New Batman Film Showcases Joker’s Twisted Philosophy

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New Batman Film Showcases Joker’s Twisted Philosophy

The Joker's new movie takes a twist on the inter workings of his complex mind.

The Joker's new movie takes a twist on the inter workings of his complex mind.

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The Joker's new movie takes a twist on the inter workings of his complex mind.

www.youtube.com

www.youtube.com

The Joker's new movie takes a twist on the inter workings of his complex mind.

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I have never been an avid comic book superhero reader, DC, Marvel, or otherwise. But with the sudden skyrocketing in popularity of the movie “Suicide Squad,” I found myself curious about the lore behind it. I started with the basics: Batman, the mysterious, brooding dark knight of Gotham City. While not exactly the happiest series to start with, it juggled different moral concepts as well as developed interesting and colorful characters.

A recurring villain who fascinates me is the Joker, an unforgettable character with his sick smile, pasty white face, green hair, and murderous sense of humor. In every series and movie, he has the same iconic traits. There’s his never-ending rivalry with Batman, his evil antics and an abiding love for chaos. I’ve always found his nihilism strange, but this trait gives him an edge that separated him from other classic villains. His goal was to prove that humanity is, down to its core, evil and insane just like him.

There was one film, however, that drew me in more than the others. “Batman: The Killing Joke” is a controversial movie. However, while its predecessors shaped the Joker as nearly the devil himself, this one turned him into something different: an everyday man who experienced one bad day that finally pushed him over the edge. He had an actual backstory and a tragic one too. The entire world and its problems is a punch line to him. The Joker knows that he was insane and accepts it, convinced that if just pushed, everyone else will be the same way.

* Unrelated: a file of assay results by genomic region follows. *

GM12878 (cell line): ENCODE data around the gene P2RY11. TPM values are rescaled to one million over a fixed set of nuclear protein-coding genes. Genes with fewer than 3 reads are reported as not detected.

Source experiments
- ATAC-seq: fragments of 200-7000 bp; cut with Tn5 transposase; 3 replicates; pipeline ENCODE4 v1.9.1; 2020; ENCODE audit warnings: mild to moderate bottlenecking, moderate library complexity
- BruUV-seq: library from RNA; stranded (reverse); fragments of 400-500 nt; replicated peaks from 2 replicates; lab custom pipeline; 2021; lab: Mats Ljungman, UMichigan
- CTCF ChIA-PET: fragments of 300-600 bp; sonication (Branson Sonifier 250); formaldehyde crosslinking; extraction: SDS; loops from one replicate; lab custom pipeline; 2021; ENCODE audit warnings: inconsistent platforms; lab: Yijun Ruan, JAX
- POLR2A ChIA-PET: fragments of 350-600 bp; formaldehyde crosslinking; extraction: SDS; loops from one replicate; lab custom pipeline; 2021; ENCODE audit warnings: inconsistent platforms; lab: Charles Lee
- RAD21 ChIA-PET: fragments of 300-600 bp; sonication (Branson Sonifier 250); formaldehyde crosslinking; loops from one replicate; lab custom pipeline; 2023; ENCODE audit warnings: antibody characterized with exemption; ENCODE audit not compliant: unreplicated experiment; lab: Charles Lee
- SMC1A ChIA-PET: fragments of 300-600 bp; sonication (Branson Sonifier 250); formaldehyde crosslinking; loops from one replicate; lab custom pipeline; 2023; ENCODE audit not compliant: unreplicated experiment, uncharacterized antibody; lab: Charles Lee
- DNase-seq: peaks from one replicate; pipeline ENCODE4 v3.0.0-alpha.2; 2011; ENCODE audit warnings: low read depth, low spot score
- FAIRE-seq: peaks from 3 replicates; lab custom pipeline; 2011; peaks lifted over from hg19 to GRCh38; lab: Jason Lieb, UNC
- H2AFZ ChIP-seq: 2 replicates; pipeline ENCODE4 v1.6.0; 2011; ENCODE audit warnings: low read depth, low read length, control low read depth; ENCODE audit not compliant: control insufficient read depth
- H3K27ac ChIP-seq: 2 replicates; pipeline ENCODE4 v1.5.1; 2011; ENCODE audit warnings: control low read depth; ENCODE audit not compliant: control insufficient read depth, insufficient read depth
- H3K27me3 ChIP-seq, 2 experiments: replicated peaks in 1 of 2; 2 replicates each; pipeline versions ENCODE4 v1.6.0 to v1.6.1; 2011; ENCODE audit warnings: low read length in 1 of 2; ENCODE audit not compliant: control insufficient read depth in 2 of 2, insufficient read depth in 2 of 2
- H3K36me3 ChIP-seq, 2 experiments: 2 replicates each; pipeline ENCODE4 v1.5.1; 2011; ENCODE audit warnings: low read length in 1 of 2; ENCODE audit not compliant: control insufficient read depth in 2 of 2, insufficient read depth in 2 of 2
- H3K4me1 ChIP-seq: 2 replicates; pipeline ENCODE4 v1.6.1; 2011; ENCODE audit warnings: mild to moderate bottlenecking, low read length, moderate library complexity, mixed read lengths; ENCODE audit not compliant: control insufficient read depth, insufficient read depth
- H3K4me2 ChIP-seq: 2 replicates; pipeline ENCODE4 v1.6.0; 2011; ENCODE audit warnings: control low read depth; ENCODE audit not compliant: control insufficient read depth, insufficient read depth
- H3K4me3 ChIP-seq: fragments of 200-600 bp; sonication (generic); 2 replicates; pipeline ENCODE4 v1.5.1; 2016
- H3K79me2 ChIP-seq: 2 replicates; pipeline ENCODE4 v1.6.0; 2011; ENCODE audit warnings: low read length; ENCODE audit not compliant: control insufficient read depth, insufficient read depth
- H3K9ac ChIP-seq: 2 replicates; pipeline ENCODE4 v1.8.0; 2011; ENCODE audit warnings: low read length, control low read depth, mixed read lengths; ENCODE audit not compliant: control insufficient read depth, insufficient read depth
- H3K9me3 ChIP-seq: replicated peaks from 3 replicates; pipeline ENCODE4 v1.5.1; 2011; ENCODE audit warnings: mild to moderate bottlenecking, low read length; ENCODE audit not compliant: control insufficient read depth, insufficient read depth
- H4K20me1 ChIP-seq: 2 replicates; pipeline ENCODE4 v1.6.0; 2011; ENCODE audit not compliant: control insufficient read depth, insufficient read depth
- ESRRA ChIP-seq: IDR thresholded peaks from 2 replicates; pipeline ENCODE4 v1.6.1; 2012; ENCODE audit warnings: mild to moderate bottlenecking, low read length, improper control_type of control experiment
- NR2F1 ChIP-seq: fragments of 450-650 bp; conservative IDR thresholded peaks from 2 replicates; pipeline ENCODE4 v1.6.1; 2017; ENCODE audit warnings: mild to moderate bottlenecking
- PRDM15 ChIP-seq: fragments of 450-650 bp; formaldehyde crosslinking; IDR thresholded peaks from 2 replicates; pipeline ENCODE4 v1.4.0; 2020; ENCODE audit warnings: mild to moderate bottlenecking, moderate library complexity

Exactly what is nihilism, the philosophical chalice the Joker imbibes from? It’s the belief that life is meaningless and moral principles are nonexistent. Nihilism posits that humans are inherently evil. It certainly does seem like an unanswerable argument until you stop and realize that we as humans created the concept of good and evil. And determining which is which really depends on an individual’s perspective. Nature doesn’t recognize good or evil: it just is. However, humans as a species are social creatures and would not be able to function and develop independently. That brings this argument to a full circle back to the Joker.

The Joker claims he is insane. But what exactly is insanity? Something one person might do might make perfect sense but would seem baffling to others. “Batman: The Killing Joke” really makes you consider many things that we don’t usually question. It’s a film recommended for anyone looking for some dark humor along with an ending that implies that the Joker just might have the last laugh, after all.

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